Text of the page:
By Robin Gomes
The visit of Pope Francis to Geneva next week will be his 23rd foreign trip. Even thought it is primarily an ecumenical pilgrimage, the Pope is also visiting his flock in Switzerland.
The daylong visit to the Swiss city intends to to be a step forward in the Church’s continuing quest for unity among Christians, and to confirm the faith of the Catholic faithful of Switzerland who form 38% of the population.
WCC’s 70 years and ecumenism
Pope Francis is going to Geneva to join in the celebration of the 70th anniversary of the World Council of Churches (WCC), an event that he considers of great ecumenical importance given the good relations between the WCC and the Catholic Church through the Vatican’s Pontifical Council for Christian Unity.
With 350 member Churches in more than 110 countries and territories, the WCC, founded in 1948, is the largest umbrella group of Christian denominations in the world. The WCC represents over 500 million Christians and includes most of world’s Orthodox Churches, a large number of Anglican, Baptist, Lutheran, Methodist and Reformed Churches, as well as many United and Independent Churches.
Even though the Catholic Church is not a member of the WCC, they maintain good relations between them with exchange of visits and sending observers to their respective meetings and events. One important ecumenical activity in which they come together in a special way is the annual Week of Prayer for Christian Unity in January.
Since 1968, the resources and material used in the Week of Prayer for Christian Unity have been jointly prepared year by the Vatican’s Pontifical Council for Promoting Christian Unity and the Faith and Order Commission of the WCC.
Geneva has a special place in the history of the Protestant Reformation, where John Calvin, the French theologian and pastor led the reformation in the 16th-century. Today the Swiss city is the centre of encounter and dialogue, home to the second largest United Nations office after the New York headquarters, as well as numerous international organizations, including the Red Cross.
Next week’s visit is yet another step by the Argentine Pope on the ecumenical path, in line with his trip to Lund, Sweden in 2016, to commemorate the 500th anniversary of the Lutheran Reformation, with the ongoing fraternal relations with Ecumenical Patriarch Bartholomew of Constantinople, the spiritual leader of the world’s Orthodox Christians, or with the historic meeting with Russian Orthodox Patriarch Kirill of Moscow in Havana, Cuba on 12 February 2016.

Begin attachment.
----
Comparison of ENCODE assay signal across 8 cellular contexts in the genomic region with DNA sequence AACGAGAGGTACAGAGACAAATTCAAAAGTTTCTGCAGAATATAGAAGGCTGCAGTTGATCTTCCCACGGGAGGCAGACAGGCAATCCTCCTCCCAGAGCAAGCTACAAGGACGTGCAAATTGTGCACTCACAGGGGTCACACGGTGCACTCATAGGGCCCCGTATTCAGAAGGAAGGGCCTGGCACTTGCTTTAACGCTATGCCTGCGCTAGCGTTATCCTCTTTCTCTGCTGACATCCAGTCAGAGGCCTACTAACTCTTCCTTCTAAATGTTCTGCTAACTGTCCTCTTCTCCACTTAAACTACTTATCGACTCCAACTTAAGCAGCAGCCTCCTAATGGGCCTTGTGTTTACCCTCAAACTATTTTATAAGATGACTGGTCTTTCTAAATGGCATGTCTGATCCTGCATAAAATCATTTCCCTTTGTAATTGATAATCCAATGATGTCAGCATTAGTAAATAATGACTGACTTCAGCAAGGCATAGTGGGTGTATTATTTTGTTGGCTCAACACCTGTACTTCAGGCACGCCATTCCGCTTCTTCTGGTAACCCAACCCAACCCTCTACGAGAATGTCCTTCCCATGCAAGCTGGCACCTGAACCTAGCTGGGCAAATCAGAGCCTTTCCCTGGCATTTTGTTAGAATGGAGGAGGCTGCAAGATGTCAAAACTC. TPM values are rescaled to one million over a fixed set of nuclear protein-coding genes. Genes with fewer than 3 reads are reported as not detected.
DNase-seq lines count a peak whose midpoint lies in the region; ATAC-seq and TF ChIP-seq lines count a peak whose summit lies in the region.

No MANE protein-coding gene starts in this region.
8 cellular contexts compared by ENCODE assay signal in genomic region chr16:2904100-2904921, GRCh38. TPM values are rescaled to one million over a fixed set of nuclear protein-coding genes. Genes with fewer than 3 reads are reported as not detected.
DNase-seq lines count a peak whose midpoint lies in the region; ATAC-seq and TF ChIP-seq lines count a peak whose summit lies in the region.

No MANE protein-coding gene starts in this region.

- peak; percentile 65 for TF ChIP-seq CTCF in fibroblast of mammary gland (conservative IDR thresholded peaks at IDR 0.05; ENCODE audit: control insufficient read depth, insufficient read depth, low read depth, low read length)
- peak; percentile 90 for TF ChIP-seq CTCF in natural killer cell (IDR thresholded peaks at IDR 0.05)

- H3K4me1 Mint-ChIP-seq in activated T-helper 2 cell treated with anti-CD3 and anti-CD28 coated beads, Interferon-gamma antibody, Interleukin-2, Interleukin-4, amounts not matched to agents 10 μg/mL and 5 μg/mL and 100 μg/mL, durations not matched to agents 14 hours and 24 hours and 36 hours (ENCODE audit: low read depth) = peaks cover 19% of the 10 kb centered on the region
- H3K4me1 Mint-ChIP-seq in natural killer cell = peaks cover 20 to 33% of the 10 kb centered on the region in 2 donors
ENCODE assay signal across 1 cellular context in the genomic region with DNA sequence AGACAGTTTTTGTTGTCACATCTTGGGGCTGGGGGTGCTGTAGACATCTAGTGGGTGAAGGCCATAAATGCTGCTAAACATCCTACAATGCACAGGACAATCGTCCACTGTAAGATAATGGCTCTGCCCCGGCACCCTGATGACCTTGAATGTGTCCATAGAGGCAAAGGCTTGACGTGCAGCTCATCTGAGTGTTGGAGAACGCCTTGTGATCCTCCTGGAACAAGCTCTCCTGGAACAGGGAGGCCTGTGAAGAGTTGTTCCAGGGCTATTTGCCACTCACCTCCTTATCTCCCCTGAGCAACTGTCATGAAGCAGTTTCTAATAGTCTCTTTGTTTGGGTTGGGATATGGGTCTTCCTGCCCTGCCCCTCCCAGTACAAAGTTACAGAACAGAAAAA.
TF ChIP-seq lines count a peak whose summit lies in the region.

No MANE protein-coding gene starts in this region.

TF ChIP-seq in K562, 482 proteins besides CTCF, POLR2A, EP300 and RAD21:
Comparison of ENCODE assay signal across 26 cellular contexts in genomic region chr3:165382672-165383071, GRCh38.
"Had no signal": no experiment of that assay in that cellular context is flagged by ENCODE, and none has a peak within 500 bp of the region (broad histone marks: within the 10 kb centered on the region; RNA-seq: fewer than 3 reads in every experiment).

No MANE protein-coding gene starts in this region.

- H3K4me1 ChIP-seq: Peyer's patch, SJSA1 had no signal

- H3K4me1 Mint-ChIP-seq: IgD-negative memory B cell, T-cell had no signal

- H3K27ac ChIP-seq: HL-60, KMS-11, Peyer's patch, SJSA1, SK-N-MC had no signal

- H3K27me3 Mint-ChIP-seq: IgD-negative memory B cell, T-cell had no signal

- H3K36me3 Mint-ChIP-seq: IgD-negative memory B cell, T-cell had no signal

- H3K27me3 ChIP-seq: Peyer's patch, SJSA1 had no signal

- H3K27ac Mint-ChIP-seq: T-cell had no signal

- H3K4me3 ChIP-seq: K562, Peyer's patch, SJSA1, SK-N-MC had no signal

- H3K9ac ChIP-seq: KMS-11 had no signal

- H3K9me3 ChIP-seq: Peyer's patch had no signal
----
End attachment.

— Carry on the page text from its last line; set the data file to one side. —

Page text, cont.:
Popes in Geneva
June 21 trip will be the 4th time a pope is visiting the Swiss city. It will also be the third time that the WCC will become the destination of a papal trip.
Blessed Paul VI visited Geneva on June 10, 1969, on the occasion of the 50th anniversary of the International Labour Organization (ILO) but he also visited the WCC headquarters.
Pope St. John Paul II visited Geneva on June 15, 1982, during which he visited the International Committee of the Red Cross (ICRC) and representatives of the Conference of International Catholic Organizations. Two years later, on June 12, 1984, he visited the WCC and the Ecumenical Institute of Bossey.
Christians from North Korea
During his visit to the WCC, Pope Francis will also meet a delegation from North Korea which, together with the Christians of South Korea, are participating in the great Central Committee meeting, June 15-21. The Korean Christians will be present when the pope arrives.
As the spiritual head of the worldwide Catholic Church, Pope Francis will also have time for the Swiss Catholics. He will celebrate Mass at the Palaexpo for Catholics from all over Switzerland.
Pope Francis is scheduled to deliver three speeches during the June 21 visit, including his homily at Mass.
Division among Christians
What started as a small undivided community in the eastern Mediterranean soon after the Ascension of Christ into heaven, Christianity quickly grew in size and influence to become the dominant religion within the Roman Empire. Long after Emperor Constantine transferred the capital of the Roman empire to Constantinople, the Roman Empire's Greek East based in Constantinople, and the Latin West centered in Rome, began drifting apart.
The growing estrangement from the 5th to the 11th century, between the two centres came to a head in 1054 in what is known as the Great Schism, which split the followers of Christ into Eastern Orthodoxy and Western Catholicism. This bitter split resulted in mutual excommunication or expulsion of the other from their respective communions.
Later in the 16th century, another major split came about in the form of the Protestant Reformation within the Catholic Church spearheaded by Martin Luther, John Calvin and others.
The bitterness and animosity of the East-West Schism of 1054, continued for more than 900 years. The desire to heal the bitterness and animosity of the past, came from the Catholic Church in the 20th century. Its commitment to re-establish unity among Christians was launched by the Second Vatican Council, 1962 to ‘65.
Since then, great leaders from either side of the divide, particularly Blessed Paul VI and Ecumenical Patriarch Athenagoras of Constantinople, the spiritual head of Orthodox Christians worldwide, played important roles in healing the past.
Today, the three largest groups in Christianity are the Roman Catholic Church, the Eastern Orthodox Churches and the various Protestant Churches.